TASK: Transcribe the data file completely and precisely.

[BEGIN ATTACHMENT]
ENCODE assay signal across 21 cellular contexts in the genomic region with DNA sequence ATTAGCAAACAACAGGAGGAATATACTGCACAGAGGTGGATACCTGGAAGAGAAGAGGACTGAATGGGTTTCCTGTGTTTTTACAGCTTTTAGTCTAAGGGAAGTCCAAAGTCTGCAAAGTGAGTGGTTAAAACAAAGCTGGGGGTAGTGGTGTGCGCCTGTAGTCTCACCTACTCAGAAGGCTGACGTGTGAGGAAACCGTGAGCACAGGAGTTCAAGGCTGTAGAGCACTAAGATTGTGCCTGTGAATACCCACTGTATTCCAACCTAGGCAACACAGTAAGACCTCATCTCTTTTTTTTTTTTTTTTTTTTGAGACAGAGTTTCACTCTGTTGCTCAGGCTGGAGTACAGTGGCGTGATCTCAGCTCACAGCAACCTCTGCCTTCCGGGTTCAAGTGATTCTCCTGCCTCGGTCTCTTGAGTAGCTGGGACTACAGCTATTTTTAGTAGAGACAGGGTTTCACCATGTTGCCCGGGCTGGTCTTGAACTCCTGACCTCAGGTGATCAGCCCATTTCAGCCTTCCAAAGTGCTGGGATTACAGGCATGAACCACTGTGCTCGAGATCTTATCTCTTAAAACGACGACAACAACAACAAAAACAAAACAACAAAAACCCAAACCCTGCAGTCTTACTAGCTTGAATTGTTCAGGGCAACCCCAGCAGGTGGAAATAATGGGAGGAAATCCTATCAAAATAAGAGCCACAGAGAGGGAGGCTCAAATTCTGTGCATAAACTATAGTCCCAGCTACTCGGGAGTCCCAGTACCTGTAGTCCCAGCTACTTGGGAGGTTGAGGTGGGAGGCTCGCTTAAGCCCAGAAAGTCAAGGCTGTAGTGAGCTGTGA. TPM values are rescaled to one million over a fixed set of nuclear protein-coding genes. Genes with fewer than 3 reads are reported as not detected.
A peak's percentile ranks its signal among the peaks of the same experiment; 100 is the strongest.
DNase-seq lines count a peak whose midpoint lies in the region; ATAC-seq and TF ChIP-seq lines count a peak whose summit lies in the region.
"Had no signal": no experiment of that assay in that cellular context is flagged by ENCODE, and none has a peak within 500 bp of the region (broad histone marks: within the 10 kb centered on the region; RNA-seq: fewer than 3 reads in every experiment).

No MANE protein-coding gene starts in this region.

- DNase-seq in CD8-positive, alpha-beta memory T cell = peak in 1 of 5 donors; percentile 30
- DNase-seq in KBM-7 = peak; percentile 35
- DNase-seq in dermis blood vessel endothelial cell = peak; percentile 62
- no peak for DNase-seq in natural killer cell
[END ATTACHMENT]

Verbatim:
ENCODE assay signal across 21 cellular contexts in the genomic region with DNA sequence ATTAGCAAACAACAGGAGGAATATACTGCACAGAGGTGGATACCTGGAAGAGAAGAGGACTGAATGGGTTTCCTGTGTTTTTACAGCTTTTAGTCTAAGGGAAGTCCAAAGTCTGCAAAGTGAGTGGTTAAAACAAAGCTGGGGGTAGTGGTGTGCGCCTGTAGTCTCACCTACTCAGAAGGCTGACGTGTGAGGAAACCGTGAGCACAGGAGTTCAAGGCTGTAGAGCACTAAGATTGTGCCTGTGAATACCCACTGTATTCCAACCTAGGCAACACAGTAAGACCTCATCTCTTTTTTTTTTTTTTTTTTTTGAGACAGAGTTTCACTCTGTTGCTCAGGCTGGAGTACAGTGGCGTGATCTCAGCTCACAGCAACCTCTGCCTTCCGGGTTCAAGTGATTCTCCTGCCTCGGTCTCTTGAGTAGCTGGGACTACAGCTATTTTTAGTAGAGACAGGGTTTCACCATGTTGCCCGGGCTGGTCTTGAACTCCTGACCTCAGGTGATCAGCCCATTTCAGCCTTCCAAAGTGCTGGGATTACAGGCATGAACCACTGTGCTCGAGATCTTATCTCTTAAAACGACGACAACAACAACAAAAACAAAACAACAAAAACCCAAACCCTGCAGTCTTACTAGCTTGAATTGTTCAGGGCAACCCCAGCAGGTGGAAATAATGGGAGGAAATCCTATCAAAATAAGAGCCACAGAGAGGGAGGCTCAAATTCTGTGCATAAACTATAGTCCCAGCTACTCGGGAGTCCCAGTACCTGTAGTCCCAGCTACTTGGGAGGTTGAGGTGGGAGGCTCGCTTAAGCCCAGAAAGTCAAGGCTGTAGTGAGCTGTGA. TPM values are rescaled to one million over a fixed set of nuclear protein-coding genes. Genes with fewer than 3 reads are reported as not detected.
A peak's percentile ranks its signal among the peaks of the same experiment; 100 is the strongest.
DNase-seq lines count a peak whose midpoint lies in the region; ATAC-seq and TF ChIP-seq lines count a peak whose summit lies in the region.
"Had no signal": no experiment of that assay in that cellular context is flagged by ENCODE, and none has a peak within 500 bp of the region (broad histone marks: within the 10 kb centered on the region; RNA-seq: fewer than 3 reads in every experiment).

No MANE protein-coding gene starts in this region.

- DNase-seq in CD8-positive, alpha-beta memory T cell = peak in 1 of 5 donors; percentile 30
- DNase-seq in KBM-7 = peak; percentile 35
- DNase-seq in dermis blood vessel endothelial cell = peak; percentile 62
- no peak for DNase-seq in natural killer cell